A former PTA treasurer made a tearful apology in Erie County Court Friday for stealing thousands of dollars from the parent group and a sports club.
"I am sincerely sorry for the bad choices I made," Jennifer Seyfang said in court. "I never intended to affect the children this way."
Seyfank, 38, has paid more than $14,000 in restitution to the PTA of Lindbergh Elementary School in the Town of Tonawanda and more than $9,500 in restitution to the Greater Buffalo Gymnastic Booster Club.
"I will lead a better life going forward," she told Judge Kenneth F. Case.
Case told Seyfang that he believed she was sincere in her remorse. He sentenced her to spend three years on probationary supervision for her guilty pleas to fourth-degree grand larceny and fourth-degree attempted grand larceny.
The judge also ordered 200 hours of community service in a role that does not include handling any money.
Seyfang’s attorney had asked the judge to consider giving Seyfang a conditional discharge, which also had been recommended by the probation office in its pre- sentencing report.
The embezzlements were discovered in August 2017 when the PTA’s board noticed that the treasurer was depositing checks from fundraisers into its credit union account but that no cash deposits were being made.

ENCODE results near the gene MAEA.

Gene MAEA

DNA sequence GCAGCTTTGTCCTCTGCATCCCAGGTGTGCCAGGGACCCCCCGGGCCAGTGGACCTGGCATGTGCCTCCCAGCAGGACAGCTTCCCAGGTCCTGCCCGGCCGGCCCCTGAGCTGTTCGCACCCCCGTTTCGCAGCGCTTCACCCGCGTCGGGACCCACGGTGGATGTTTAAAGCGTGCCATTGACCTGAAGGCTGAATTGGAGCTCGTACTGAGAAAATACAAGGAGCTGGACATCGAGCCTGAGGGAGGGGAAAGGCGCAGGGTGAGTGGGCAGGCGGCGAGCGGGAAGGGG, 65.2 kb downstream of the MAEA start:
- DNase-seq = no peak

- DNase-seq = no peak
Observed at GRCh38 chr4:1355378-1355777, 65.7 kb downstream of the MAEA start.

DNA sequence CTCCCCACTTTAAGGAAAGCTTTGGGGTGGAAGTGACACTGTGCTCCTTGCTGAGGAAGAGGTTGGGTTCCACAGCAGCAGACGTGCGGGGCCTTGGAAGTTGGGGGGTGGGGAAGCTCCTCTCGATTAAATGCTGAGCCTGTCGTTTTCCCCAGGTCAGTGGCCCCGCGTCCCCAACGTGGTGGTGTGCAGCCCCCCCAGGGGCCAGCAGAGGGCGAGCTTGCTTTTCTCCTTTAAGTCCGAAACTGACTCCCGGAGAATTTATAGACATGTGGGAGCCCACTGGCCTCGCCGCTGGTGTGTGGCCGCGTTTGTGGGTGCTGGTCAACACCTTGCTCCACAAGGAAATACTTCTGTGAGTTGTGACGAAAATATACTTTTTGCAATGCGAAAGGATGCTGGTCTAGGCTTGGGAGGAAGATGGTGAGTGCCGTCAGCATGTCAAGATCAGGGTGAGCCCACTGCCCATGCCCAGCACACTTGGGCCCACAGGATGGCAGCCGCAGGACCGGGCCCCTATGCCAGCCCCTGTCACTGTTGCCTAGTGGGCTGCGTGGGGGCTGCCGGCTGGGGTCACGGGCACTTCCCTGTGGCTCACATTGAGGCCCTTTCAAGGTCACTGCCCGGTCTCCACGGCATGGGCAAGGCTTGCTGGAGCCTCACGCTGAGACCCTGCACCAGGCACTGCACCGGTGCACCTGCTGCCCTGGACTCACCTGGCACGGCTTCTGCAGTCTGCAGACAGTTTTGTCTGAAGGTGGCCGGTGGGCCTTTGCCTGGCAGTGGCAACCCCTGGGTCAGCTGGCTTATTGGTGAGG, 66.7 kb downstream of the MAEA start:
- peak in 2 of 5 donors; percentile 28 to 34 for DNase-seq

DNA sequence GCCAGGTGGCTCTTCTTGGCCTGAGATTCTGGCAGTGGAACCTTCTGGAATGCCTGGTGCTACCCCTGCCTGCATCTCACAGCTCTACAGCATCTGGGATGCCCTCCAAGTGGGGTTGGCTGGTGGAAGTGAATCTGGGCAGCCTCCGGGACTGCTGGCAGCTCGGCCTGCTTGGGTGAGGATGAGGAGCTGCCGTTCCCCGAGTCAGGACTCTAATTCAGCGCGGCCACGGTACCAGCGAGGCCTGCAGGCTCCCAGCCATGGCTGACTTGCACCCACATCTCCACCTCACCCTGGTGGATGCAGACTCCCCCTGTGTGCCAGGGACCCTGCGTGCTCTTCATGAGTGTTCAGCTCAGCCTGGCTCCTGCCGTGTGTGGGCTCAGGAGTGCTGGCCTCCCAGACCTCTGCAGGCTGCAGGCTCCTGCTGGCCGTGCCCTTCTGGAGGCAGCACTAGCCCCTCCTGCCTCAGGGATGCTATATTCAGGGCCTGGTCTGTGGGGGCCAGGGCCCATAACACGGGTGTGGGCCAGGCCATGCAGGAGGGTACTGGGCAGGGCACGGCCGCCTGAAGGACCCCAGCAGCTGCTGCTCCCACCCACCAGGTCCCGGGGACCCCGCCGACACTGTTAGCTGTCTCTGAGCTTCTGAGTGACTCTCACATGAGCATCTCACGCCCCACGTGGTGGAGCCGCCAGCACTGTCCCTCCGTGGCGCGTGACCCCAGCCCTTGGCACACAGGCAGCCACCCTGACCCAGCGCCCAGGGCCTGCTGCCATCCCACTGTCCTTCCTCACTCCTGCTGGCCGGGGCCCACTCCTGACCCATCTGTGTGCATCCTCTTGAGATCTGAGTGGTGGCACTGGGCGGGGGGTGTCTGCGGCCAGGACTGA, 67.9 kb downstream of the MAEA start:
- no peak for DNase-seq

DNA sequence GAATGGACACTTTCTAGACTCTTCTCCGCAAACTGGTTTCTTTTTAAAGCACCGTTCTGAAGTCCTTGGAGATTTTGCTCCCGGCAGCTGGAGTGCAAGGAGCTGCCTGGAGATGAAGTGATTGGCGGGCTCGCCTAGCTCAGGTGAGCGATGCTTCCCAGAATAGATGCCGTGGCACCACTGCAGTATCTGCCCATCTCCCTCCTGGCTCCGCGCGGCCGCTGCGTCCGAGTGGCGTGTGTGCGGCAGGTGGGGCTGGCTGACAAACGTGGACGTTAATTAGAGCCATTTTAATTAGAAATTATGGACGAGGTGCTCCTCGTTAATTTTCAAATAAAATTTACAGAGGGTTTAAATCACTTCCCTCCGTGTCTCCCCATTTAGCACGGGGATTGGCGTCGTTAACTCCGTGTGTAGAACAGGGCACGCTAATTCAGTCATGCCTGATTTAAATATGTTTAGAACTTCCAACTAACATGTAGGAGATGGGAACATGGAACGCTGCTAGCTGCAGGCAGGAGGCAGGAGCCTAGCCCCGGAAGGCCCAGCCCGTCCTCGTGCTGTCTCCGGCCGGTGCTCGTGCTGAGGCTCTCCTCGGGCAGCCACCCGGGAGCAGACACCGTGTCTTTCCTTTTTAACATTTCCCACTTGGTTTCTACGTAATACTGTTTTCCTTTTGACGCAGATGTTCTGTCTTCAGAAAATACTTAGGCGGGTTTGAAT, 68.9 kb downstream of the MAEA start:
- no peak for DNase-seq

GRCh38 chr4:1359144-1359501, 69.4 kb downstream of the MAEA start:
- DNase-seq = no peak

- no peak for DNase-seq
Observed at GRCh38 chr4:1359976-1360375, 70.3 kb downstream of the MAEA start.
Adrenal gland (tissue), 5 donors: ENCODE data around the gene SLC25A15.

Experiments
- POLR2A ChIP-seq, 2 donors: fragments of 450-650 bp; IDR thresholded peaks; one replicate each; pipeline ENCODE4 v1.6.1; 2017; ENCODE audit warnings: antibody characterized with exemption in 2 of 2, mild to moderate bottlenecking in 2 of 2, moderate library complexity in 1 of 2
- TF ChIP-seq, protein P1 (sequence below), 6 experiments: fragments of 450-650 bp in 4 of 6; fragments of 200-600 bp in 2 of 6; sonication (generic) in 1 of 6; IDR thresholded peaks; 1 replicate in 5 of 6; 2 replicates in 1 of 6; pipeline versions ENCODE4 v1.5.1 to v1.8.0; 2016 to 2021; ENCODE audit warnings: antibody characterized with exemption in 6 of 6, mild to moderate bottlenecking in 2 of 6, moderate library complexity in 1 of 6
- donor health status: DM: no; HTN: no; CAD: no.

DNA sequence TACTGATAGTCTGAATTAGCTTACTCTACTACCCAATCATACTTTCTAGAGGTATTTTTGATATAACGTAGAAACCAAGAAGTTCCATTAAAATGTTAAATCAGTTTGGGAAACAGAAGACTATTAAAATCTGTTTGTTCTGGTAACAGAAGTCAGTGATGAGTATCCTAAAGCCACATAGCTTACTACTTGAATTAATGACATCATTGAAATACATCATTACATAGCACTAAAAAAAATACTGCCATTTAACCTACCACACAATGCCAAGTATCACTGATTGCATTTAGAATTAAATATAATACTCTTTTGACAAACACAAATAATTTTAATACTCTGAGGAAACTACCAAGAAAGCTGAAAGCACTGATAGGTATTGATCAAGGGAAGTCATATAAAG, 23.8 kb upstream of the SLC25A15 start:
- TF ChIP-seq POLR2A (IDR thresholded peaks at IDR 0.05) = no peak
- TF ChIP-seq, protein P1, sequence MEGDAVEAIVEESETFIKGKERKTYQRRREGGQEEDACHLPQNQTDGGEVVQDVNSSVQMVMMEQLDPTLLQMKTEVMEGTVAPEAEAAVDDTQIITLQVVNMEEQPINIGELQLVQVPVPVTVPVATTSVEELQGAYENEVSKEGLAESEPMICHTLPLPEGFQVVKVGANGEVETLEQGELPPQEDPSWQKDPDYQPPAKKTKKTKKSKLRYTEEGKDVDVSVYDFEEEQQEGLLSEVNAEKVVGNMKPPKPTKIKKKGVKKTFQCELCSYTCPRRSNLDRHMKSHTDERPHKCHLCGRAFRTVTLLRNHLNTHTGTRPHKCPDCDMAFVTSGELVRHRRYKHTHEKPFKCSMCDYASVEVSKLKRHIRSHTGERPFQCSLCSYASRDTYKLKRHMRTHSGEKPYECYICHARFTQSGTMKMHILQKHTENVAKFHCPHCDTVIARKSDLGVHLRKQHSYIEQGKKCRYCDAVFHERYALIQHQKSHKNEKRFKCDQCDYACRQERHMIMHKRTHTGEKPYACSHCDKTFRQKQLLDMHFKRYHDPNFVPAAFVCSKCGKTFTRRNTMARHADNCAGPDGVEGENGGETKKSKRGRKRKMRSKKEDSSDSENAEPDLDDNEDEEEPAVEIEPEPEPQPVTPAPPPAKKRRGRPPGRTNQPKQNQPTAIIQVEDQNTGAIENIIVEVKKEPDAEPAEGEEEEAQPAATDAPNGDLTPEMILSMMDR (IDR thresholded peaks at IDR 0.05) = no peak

While an investigation was going on into the missing money, students had to hold new fundraisers to make up the lost money, which paid for field trips and school musicals.
Eventually Seyfang was arrested and confessed to that theft and to taking money from the booster club.
Defense lawyer Sunil Bakshi told the judge that Seyfang never intended to take the money without paying it back, that she had just gotten behind on her finances.
District Attorney John J. Flynn said after the sentencing that he also believed that was the case.
“From what I understand, she used the money for living expenses,” Flynn said.
The DA reiterated the advice he gives whenever a case like Seyfang’s comes up.
“You have to have some checks and balances,” Flynn said.
Never have only one person in charge of finances for any group, he said.
Attorney John Rogowski, who also represented Seyfang, indicated in court that had such measures been in place, Seyfang would not have been tempted to break the law.
“It wasn’t selfishness or greed,” he said. “It was a crime of opportunity, and she couldn’t resist.”
The judge also noted that Seyfang, who lost her job because of her conviction, had never been arrested before.
“What happened here was out of character,” Case said. “You have no one to blame but yourself, and I know you know that.”
Case mentioned restitution was fully paid as part of his decision not to order jail time. She could have received up to four years in prison. At the request of the defense, the judge also said he would make a note for probation that Seyfang is allowed to leave Erie County when she needs to for her children.